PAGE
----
Tuesday, 19 July 2011

Where can I find reliable information about CO2 captured per year by trees of various species?

A great deal of data has been done on the CO2 capture rate of individual tree species. Unfortunately, it is very difficult to compare this information across species, for a number of reasons:
  1. Individual tree species have different efficiency ratios due to their physiology. This means that some trees are better equipped in absorbing carbon from the air than others. This said, can we compare a giant redwood and a banana tree? They may have similar efficiency rates, but there biomass (i.e. the area with which they can capture carbon), growth rates etc are not comparable.
  2. Same species are found in different environmental conditions. You may find that one species e.g. bitter orange, found in different environmental conditions are more suited for carbon capture, depending on levels of sunshine, CO2 concentrations, rainfall, soil conditions, etc.
  3.  Number of species will make a difference. Even though you can compare individual tree species against one another, it is difficult to compare scales of density. For example, even though a blue gum may be more efficient at capturing atmospheric carbon than a pine species, is it possible compare the effects of a blue gum stand of 500 trees, versus an arboreal forest of 100 000 pine trees?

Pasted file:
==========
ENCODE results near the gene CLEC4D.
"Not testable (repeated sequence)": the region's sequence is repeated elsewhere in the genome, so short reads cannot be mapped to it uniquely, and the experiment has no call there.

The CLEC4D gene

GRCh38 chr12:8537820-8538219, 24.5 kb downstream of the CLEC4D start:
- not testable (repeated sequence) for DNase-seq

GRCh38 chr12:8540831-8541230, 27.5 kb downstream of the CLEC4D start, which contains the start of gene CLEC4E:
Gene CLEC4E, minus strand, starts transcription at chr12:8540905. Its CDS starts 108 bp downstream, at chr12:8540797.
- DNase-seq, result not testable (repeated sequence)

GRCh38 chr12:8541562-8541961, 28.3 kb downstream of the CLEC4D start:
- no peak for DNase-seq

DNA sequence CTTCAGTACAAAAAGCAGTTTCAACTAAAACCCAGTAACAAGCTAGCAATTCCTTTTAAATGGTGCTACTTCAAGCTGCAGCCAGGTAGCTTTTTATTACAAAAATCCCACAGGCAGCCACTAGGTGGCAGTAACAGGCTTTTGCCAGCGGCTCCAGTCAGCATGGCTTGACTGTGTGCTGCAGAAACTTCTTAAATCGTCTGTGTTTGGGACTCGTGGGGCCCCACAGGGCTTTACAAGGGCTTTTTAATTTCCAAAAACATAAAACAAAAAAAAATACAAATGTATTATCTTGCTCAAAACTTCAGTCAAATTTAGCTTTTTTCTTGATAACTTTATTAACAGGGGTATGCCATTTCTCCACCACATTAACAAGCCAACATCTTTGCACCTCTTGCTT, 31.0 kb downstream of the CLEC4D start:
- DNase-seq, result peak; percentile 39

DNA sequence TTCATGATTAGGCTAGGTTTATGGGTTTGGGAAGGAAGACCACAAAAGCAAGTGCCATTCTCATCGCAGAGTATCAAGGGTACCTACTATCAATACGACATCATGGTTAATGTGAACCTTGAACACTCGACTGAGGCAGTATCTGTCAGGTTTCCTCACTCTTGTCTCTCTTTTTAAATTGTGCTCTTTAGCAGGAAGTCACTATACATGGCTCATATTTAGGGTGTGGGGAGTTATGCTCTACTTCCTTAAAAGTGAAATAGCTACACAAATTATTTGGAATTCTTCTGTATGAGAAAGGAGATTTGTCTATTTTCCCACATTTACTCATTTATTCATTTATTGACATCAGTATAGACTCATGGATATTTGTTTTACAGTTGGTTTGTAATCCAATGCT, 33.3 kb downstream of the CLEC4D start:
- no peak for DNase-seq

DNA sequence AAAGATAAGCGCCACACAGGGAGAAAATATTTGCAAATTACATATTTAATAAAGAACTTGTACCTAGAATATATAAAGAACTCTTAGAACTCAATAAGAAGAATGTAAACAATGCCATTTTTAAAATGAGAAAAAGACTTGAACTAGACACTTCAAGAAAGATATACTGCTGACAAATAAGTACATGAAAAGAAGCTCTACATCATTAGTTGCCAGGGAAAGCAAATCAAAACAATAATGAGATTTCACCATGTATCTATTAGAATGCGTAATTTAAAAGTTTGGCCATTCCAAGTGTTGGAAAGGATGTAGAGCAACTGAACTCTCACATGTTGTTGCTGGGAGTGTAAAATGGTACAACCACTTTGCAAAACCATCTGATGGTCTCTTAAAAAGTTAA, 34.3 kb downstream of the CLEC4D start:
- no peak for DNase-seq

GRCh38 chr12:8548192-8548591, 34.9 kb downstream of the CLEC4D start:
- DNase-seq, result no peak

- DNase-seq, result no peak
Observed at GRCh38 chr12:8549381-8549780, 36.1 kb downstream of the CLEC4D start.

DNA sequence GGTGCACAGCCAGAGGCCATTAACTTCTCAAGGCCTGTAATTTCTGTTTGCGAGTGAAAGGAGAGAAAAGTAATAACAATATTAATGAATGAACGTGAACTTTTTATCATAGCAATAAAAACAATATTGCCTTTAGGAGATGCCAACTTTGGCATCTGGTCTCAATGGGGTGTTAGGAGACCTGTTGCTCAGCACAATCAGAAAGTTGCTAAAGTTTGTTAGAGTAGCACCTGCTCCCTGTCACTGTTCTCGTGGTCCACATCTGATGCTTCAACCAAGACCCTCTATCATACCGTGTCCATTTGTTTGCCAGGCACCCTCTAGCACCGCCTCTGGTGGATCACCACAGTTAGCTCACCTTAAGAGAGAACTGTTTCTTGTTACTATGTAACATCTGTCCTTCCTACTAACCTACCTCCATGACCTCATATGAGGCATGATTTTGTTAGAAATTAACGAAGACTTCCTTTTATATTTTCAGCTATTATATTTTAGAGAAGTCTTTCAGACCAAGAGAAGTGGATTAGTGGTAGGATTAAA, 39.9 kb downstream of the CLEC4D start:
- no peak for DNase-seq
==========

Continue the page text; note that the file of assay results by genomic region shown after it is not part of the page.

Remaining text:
Current research (Europe and USA)
The US Department of Forestry has listed several tree species as the most effective in terms of carbon sequestration (in boreal forests). Species include: Common Horse-chestnut, Black Walnut, American Sweetgum, Ponderosa Pine, Red Pine, White Pine, London Plane, Hispaniolan Pine, Douglas Fir, Scarlet Oak, Red Oak, Virginia Live Oak and Bald Cypress.

Researchers at the University of Sevilla further tested tree species and found that the Aleppo Pine is able to capture an average of 48000 CO2 kg per year, while the Stone Pine can absorb 27 000 CO2 kg per year.

Forests with high species diversity in tropical locations seem to have the highest levels of carbon sequestration efficiency. Check out this article on world forests acting as carbon sinks.

Other good resources regarding this question can be found at:

No comments:

Post a Comment